Kernel bugs / Posix behaviour

Thomas Schoebel-Theuer (
27 Feb 1997 09:43:58 GMT

Now that Linus is back, I hope that competent persons will answer my questions.
I already asked some of the following questions, but got only FUD as answer.

open() is called with flag O_CREAT|O_EXCL, and the name already exists in
form of a *symlink* which in turn points to a *non-existing* name.
I found the following behaviour on differerent machines:

Linux-2.0.27: -EPERM
SunOS 1.1.1: -EPERM
Solaris (SunOS-5.4): -EPERM
HP-UX 9.0: (OK, the new name is created)

I personally feel the HP-UX semantics is right, but does anybody know what
Posix (or other standards) say?

The problem is much deeper than this single example may suggest.
The differences between platforms become more elaborate if trailing
slashes in pathnames are added as an "independent" concept:

Try the following on different platforms:

[0] rm -rf test test2
[1] ln -s test2 test
[2] mkdir test || mkdir test2
[3] rmdir test && mkdir test2
[4] rmdir test/

Now the rusults:
* cmd | HP-UX | SunOS | Solaris | Old Linux | New Linux |
* ----------------------------------------------------------------
* [2] | (OK) | EEXIST | EEXIST | EEXIST | (OK)
* [4] | (OK) | EINVAL | ENOTDIR | ENOTDIR | (OK)

The last column is what I'm currently implementing in a patch that I have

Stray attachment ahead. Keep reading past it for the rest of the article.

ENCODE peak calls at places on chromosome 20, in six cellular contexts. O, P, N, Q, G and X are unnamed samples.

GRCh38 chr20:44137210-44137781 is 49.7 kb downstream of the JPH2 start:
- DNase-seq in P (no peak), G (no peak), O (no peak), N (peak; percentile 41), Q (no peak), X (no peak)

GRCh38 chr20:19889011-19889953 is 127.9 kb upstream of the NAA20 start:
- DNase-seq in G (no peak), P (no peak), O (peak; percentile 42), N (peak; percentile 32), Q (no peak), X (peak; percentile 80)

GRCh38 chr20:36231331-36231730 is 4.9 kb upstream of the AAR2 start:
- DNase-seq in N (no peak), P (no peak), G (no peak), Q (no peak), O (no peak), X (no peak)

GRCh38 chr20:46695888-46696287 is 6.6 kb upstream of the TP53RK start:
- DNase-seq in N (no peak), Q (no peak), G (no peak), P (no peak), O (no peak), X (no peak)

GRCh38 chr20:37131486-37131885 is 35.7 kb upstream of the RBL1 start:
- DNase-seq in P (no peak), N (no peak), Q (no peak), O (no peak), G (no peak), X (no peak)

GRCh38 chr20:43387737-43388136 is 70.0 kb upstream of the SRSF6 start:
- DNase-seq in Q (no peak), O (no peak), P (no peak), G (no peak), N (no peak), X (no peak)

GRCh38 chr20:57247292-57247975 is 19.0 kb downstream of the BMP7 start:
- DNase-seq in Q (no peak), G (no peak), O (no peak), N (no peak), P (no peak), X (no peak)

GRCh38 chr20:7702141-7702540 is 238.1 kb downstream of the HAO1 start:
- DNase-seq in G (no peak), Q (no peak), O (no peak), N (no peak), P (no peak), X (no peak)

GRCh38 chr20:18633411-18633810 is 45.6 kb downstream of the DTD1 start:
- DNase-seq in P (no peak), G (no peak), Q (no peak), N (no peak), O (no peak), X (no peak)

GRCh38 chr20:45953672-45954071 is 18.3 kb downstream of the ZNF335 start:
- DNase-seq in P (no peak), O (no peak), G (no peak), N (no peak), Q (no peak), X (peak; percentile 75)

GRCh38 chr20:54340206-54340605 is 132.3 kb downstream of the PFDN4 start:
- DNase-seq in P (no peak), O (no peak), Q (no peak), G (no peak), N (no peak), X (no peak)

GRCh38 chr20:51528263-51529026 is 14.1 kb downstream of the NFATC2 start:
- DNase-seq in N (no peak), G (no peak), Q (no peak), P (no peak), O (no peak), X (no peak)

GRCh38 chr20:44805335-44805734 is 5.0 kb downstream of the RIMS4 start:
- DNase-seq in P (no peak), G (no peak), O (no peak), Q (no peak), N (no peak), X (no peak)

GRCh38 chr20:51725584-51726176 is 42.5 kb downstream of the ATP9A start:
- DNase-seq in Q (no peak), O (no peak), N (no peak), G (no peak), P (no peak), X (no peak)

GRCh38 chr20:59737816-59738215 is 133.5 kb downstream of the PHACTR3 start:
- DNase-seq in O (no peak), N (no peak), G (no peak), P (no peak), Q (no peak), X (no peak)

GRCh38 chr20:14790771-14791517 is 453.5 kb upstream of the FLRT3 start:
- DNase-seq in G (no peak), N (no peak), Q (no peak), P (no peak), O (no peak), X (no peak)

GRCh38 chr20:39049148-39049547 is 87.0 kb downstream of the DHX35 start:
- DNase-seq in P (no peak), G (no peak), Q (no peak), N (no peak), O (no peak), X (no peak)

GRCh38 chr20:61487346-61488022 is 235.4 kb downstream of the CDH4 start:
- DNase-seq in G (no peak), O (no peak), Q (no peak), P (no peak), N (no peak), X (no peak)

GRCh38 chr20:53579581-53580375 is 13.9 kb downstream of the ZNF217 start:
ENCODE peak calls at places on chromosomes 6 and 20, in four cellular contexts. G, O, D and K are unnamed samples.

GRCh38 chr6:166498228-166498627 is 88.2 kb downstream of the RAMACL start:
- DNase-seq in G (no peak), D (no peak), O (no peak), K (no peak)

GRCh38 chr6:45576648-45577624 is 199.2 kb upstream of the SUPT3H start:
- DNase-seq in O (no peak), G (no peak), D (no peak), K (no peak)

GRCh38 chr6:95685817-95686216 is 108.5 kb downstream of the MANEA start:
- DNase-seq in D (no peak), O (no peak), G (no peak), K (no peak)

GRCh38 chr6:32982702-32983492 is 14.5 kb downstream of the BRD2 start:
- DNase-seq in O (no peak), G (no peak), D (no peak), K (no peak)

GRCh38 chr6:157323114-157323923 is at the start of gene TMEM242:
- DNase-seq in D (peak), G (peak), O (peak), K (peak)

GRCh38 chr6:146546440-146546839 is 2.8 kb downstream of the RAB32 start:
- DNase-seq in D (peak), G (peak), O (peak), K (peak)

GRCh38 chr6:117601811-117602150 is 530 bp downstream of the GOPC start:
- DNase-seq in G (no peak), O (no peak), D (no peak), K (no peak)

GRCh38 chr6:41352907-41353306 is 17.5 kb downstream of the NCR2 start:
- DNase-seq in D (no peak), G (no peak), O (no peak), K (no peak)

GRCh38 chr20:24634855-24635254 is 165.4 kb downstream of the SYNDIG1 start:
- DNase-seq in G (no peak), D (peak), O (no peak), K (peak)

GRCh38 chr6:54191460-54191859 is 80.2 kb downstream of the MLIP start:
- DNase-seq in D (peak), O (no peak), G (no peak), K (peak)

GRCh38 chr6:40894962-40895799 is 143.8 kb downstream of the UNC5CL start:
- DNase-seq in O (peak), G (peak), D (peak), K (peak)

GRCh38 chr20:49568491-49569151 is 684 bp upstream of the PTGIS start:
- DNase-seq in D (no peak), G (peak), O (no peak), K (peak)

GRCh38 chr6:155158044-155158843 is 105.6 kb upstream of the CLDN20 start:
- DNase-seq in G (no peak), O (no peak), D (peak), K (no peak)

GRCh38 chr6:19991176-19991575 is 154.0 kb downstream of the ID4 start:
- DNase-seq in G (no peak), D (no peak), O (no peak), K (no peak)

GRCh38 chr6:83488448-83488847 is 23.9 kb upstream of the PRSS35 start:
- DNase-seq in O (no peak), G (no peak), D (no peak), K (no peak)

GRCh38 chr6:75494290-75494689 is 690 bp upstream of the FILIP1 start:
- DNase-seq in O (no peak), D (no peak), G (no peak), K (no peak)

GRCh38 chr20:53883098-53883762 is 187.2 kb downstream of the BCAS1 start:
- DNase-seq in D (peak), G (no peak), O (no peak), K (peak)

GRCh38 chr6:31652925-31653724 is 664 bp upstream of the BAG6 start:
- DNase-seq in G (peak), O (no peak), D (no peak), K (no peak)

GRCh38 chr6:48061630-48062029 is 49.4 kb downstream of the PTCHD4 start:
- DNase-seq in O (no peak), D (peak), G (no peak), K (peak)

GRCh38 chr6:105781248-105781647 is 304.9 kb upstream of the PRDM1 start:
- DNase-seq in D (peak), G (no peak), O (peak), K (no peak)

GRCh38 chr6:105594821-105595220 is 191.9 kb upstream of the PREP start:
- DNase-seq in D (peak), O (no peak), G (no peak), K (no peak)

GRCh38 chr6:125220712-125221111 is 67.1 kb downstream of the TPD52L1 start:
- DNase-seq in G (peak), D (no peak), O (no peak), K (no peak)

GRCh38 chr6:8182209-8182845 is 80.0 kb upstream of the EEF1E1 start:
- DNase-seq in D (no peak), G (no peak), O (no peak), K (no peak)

to do for very different reasons, but I strumbled over the problems and
so I'm carrying out "side effects" that influence my original problem.

rm -rf x y; touch y; ln -s y x; rm x/

Under HP-UX, this succeeds and removes the file y, not the symlink x!
Solaris and old Linux remove the symlink instead, and old SunOS
complains ENOTDIR.

I'd prefer the SunOS behaviour, because trailing slashes should *always*
lead to an error if the corresponding inode is not a directory.
However I'd suggest that if the last path component is a symlink, it
should be always followed if a trailing slash occurs, so the
"corresponding inode" can never be a symlink, IMHO.

The following works on HP-UX and Solaris, by producing a symlink chain:
rm -rf x y z; mkdir z; ln -s z y; ln -s y x/

Under old SunOS, the following appears:
ln: x/: No such file or directory

Under current Linux, very strange things occur:
ln: cannot create symbolic link `x//y' to `y': No such file or directory

This is very probably a bug, but may be caused by the ln program
when checking for a directory target. I did no deeper investigation
of that. Generally speaking, when having a symlink *chain* (all *endpoints*
are symlinks, not nested inside the path), a trailing slash that occurs
somewhere in this chain and/or in the user-specified path, should be treated
as a specification of a directory, IMHO.

[The last aspect will have dramatic consequences for the current
implementation of the VFS, but this problem is not to be discussed here.
My questions are *only* for the *correct* *behaviour* that is desirable,
not more!]

Now, which behaviours are right? Please answer only if you have competent
thoughts on the *problem* and/or *know* what Posix says or you *know*
that Posix lets some of these questions open.

-- Thomas